Milk adulteration plays havoc with consumer’s health
Friday, January 25, 2013
LAHORE: Milk is a sole natural food for infants for first few months of life and source of good quality nutrient for elderly. It is subjected to adulteration some of which is injurious to health making this complete, readily digested, and absorbed food a health hazard.
Lax attitude of civic bodies and regulators in stopping adulteration in milk is playing havoc with the health of consumers making them vulnerable to cancer, kidney failure, abnormal growth and diseases of joints and high blood pressure. Its adulteration is also keeping the majority of children underweight.
According to official statistics, annual milk production in Pakistan has crossed 38 billion liters making the country fourth largest global milk producer after India, United States and China. Dairy experts point out that milk the world over is watered/skimmed to increase profit. This, they contend, amounts to cheating the patients but this level of adulteration is not injurious for health.
They further reveal that in order to maintain its physical appearance as natural after adulteration of water the milkmen add starch, flour, urea, cane sugar, vegetable oil, etc. They say milk is a perishable commodity having shelf life of four hours after milking, so during summer months, it is likely to be spoiled during transportation. The middlemen, they add, therefore add chemical preservatives, such as penicillin, strepto-penicillin, formaldehyde, hydrogen peroxide, sodium bi-carbonate, urea, hair removing chemicals etc. to prolong its shelf life.
They say the other way to preserve the shelf life of milk is either to pack it in special packing after ultra heat treatment that increases the shelf life by up to three months or to pasteurise it as is done in most of the developed and developing countries that prolongs the shelf life to 48 hours.
The oldest and simplest method of adulterating milk is dilution with water. If the water thus used is pure it does not harm other than to defraud the consumer, but if impure, as it often is when drawn from wells near manure heaps, in barnyards, or country privies, it may prove fatal.
The adulterants/ preservatives assume the proportion of health hazards for end consumers; particularly infants and elderly. “Formaldehyde is the substance most commonly used for preserving milk and is rarely, if ever, added to any other food. Its use is inexcusable and especially objectionable in milk served to infants and invalids,” said Hanif Khalid, a dairy farmer.
He said district administrations in all cities are aware of the malpractices in milk sales and periodically takes samples that after tests are found to be adulterated by the above mentioned chemicals but has been unable to eliminate or tackle this menace. In Lahore in some cases the regulators even found Aflaxocin M1 in powder milk samples and also in some of the loose milk samples.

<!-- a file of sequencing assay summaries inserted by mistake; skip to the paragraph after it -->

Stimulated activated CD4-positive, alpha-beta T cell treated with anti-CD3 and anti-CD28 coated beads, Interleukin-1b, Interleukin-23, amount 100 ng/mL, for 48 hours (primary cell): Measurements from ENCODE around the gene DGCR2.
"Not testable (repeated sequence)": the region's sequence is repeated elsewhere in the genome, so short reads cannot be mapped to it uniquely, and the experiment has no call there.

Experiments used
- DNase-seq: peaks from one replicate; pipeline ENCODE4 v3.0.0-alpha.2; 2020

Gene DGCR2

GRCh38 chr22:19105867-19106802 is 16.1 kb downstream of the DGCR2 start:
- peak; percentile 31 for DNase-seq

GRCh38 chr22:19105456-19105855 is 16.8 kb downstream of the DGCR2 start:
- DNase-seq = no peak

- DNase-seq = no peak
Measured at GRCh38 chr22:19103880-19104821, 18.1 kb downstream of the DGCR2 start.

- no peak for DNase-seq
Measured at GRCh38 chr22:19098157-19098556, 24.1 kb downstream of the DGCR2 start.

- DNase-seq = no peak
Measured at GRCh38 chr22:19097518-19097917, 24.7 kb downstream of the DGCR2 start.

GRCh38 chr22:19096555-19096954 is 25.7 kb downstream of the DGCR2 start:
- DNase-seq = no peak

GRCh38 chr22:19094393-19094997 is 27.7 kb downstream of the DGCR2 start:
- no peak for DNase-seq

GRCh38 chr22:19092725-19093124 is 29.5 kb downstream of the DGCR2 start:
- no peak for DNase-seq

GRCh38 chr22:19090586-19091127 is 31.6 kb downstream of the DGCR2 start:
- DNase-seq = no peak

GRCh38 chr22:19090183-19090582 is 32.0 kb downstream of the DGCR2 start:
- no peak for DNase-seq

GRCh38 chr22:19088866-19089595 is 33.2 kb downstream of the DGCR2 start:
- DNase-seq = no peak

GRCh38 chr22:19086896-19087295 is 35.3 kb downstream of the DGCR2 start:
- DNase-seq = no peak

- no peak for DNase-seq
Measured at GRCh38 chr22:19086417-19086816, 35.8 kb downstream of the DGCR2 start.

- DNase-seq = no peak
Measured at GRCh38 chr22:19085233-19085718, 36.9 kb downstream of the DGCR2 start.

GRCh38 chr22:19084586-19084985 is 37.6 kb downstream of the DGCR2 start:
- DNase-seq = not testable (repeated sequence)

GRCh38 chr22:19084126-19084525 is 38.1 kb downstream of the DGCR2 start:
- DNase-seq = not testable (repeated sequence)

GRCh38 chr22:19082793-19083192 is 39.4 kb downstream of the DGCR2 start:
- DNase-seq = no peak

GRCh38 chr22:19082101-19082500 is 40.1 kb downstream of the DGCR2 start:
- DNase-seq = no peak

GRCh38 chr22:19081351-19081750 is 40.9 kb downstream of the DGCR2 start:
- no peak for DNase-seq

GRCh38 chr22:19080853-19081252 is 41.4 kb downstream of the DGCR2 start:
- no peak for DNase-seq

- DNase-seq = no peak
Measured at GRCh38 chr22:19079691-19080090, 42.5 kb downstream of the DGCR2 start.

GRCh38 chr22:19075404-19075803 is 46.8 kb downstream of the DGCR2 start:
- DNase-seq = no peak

Dr Abid Khokar, a medical practitioner, said abnormal growth, nervous disorder in babies, diseases of joints, kidneys and high blood pressure stem from adulterated milk. Melamine, in particular in combination with cyanuric acid, causes deposition and precipitation of birefringent (double refraction) crystals, thereby causing renal failure. He said in cases where antibiotics or formalin are used to preserve milk it would not be possible to break the milk in to curd by adding lemon juice or a spoon of curd.
An orthopedic surgeon Dr Abdul Rauf said a more dangerous trend developed in recent years among the dairy farmers is to inject growth hormone (rBGH) to dairy cows or buffaloes to increase milk production. He said it has now been established that growth hormones induce prolonged negative energy balance for at least eight weeks during which increased milk production is paralleled by reduced total body fat, excessive tissue loss and hypertrophy of foregut tissue.
He said traces of this hormone are found in the milk consumed by human beings. He said this milk contains higher quantity of fat with long chain fatty acids.
Besides, he added this milk induces premature growth stimulation in infants, gynecomastia (excessive development of the breasts in males) in young children and breast cancer in women. He said this unethical practice should be curbed through stern administrative action.
A worker of a milk processing plant confided to The News that when a cream separator at a creamery is cleaned it is often found to contain a residue of manure, hairs, dirt, and perhaps pus and blood from inflamed udders. This speaks volumes about the way we collect and sell milk.